Spinal stenosis represents the process of narrowing of the spaces within your spine – the canal through which the spinal cord runs. This means that, as this canal becomes narrower, your spine will be pressured from all sides. In turn, this means that your nerves will not be able to send the signals from the brain accurately and with the regular speed to various parts of the body.

What Are the Causes of Spinal Stenosis?

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In general, spinal stenosis affects people over 50 years old. This is the main risk factor for the great majority of patients. Unfortunately, special conditions, such as the advanced degeneration of the joints, mean that even young people may suffer from spinal stenosis.

However, the leading causes of this condition are:

• Bone overgrowth as a result of osteoarthritis
• Herniated disks

• Thickened ligaments

• Tumors

• Spine injuries causing dislocation or fracture of the vertebrae.

Overall, except for trauma and tumoral growth, the number one cause of spinal stenosis is the wear and tear our bodies have to endure. From the time you reach the young adult age and stop growing, your body reduces its ability to produce new cells at a sufficient rate to fully replace old ones.

And, when the right type of cells stop being generated in joints, the body compensates by creating bone tissue. Little by little, as we grow older, our bodies become less flexible and more prone to pain and reduced mobility.

Should You Be Worried about Spinal Stenosis?

As you understand from what we explained so far, almost anyone may risk developing spinal stenosis. Indeed, many people have no idea that they suffer from this condition. So, how dangerous is spinal stenosis? Can’t you simply accept it as a sign of aging? The answer is no. In its lesser forms, the most common symptoms of spinal stenosis are:

• Weakness in the muscles

• Numbness (especially in extremities)

• Pain in the neck or lower back

• Cramping in the legs.

However, in the more severe cases, patients with spinal stenosis may experience:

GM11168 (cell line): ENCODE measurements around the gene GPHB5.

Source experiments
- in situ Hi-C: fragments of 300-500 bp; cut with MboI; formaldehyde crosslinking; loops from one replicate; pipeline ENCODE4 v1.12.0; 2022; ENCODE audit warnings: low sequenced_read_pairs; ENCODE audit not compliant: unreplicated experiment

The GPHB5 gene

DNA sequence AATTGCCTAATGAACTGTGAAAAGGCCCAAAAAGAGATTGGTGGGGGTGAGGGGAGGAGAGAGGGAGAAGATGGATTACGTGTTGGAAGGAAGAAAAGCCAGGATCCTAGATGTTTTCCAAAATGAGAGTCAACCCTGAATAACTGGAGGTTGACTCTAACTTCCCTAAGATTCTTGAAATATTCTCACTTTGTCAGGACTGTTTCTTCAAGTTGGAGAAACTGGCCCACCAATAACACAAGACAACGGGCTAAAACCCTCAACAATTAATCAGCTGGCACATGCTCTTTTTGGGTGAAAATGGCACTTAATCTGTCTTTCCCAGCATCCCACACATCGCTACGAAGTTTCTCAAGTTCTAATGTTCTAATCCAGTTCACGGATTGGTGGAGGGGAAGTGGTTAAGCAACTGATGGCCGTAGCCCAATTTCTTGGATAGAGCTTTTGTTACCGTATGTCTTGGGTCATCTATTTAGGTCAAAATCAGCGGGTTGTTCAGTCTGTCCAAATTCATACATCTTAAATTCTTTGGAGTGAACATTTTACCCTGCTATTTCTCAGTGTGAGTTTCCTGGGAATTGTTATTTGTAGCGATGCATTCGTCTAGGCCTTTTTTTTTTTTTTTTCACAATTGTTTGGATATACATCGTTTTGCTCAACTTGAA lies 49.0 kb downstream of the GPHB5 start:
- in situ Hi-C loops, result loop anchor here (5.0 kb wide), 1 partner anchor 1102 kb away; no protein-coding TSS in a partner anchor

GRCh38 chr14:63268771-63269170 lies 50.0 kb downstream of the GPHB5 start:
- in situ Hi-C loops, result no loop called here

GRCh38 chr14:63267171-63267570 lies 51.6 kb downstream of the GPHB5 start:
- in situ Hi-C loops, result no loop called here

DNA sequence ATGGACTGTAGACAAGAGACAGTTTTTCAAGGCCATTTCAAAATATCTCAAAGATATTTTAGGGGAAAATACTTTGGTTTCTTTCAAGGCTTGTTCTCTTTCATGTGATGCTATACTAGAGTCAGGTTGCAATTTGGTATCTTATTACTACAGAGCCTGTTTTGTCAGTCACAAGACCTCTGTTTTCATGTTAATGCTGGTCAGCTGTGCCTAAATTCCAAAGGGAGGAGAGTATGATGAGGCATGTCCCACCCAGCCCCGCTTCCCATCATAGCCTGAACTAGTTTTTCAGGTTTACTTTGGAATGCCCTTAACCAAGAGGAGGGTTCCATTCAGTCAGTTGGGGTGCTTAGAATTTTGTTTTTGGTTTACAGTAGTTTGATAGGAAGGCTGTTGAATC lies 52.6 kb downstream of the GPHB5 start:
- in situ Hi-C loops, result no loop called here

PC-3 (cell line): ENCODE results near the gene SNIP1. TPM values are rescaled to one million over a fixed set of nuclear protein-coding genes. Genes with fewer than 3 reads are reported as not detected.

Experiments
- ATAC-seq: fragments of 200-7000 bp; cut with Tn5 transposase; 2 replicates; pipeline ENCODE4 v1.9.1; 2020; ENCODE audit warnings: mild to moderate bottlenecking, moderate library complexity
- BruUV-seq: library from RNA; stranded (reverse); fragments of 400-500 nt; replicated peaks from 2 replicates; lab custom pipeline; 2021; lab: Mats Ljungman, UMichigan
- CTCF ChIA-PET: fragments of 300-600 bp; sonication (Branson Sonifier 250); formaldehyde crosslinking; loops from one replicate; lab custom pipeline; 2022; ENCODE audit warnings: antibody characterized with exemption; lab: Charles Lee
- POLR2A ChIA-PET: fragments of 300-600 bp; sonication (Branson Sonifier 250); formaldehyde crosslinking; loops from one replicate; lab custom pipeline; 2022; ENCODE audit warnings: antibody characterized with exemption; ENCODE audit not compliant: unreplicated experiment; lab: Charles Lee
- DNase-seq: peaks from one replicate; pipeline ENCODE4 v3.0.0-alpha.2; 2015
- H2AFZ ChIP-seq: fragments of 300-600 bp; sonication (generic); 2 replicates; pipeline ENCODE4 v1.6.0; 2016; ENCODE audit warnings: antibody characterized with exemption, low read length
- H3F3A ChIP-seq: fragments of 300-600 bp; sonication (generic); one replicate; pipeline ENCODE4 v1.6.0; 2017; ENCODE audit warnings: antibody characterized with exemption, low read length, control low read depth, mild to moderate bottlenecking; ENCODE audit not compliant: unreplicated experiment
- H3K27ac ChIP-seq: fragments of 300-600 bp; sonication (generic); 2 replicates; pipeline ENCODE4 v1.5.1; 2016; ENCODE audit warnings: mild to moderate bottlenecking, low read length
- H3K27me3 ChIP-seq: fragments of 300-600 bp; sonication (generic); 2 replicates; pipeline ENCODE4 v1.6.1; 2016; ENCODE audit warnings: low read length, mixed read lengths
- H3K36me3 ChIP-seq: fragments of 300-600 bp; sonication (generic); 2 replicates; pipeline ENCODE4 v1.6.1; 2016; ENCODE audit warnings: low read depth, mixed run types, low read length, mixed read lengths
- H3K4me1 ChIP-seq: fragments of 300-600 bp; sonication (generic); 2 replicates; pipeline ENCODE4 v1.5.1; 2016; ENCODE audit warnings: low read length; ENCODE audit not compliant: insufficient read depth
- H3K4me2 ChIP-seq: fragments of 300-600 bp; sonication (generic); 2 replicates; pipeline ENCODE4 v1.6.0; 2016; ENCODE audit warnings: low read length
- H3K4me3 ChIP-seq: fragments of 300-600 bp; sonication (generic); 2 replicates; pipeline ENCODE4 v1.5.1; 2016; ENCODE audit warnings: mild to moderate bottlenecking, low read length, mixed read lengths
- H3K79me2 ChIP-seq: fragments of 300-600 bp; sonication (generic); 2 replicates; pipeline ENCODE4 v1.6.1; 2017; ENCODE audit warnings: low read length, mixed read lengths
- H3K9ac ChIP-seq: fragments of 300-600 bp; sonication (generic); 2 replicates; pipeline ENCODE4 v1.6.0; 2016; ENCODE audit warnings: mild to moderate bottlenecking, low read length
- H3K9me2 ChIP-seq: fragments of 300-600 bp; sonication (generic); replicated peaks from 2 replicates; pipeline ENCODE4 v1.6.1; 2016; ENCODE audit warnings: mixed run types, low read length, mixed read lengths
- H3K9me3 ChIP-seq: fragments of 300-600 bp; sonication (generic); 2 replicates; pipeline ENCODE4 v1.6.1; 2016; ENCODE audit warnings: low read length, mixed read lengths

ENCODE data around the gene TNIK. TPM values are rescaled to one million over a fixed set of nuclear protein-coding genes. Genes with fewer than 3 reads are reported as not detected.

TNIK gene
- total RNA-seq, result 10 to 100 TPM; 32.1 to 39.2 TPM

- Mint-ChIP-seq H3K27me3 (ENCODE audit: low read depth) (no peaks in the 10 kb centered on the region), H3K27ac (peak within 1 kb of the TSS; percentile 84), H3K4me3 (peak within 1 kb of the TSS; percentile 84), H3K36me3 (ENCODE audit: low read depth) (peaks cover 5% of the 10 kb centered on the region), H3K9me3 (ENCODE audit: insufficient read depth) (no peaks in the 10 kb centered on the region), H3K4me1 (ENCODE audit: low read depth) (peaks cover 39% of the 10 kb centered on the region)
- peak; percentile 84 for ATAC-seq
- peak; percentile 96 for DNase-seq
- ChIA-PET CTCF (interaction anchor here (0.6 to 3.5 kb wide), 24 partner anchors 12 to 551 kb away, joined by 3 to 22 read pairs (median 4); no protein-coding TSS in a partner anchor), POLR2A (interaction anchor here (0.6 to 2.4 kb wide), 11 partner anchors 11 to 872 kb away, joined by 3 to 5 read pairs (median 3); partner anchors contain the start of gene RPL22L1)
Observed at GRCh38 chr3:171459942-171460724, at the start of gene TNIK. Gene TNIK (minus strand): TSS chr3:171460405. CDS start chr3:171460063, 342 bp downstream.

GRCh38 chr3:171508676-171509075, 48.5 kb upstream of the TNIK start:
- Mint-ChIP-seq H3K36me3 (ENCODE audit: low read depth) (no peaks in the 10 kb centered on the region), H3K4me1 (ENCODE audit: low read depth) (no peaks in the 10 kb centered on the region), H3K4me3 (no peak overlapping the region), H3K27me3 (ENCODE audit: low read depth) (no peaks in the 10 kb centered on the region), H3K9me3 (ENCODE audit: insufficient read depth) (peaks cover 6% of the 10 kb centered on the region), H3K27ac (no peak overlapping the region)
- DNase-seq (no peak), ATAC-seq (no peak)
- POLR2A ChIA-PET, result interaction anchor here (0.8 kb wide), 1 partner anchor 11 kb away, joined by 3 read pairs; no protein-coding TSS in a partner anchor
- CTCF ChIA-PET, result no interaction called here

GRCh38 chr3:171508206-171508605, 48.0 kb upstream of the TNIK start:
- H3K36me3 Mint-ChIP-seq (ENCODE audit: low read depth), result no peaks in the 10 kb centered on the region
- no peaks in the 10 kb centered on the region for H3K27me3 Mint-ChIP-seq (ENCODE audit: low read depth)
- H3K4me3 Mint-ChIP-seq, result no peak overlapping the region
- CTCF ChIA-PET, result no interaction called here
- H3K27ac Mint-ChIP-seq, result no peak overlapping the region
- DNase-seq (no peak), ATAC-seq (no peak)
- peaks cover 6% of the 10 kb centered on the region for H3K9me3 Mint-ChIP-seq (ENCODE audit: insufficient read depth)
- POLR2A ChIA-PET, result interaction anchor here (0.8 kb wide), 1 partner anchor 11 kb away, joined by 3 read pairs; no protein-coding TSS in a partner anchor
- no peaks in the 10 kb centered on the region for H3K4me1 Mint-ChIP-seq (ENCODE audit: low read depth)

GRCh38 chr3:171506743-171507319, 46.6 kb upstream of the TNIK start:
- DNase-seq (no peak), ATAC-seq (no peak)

• Bowel or bladder dysfunction (incontinence, urinary urgency)

• Balance problems

• Paralysis.

Thus, you can give an honest answer for the question in the title. Left untreated, spinal stenosis is dangerous and can drastically reduce your ability to enjoy life and perform daily activities.

Can Chiropractic Help with Spinal Stenosis?

Now that you know how dangerous is spinal stenosis, the next question is: can it be cured? Unfortunately, just like any degenerative condition, spinal stenosis cannot be completely reversed.

 Allopath medicine may recommend surgery in the most severe cases, but this kind of procedure is highly risky: the simplest error by the surgeon may leave the patient with permanent paralysis.

As chiropractors, we will not promise to cure you of spinal stenosis. However, we can help reduce its severity and allow you to regain your mobility and alleviate pain. A course of chiropractic treatment for spinal stenosis will usually include:

• Adjustments to help realign vertebrae

• Massage to relieve pain and improve blood flow

• Exercise to encourage your body to regain and maintain its flexibility.

The entire course of therapy proposed by the chiropractic is non-invasive, does not involve taking drugs and has very few contraindications. While the ultimate benefit is not fully reversing spinal stenosis, your wellbeing is worth the effort.

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